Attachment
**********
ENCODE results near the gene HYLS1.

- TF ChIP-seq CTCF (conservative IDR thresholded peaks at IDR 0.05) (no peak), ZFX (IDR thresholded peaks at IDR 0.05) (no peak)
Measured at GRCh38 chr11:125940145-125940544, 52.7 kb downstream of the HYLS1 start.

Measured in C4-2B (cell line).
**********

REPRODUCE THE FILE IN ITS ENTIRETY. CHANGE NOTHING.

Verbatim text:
ENCODE results near the gene HYLS1.

- TF ChIP-seq CTCF (conservative IDR thresholded peaks at IDR 0.05) (no peak), ZFX (IDR thresholded peaks at IDR 0.05) (no peak)
Measured at GRCh38 chr11:125940145-125940544, 52.7 kb downstream of the HYLS1 start.

Measured in C4-2B (cell line).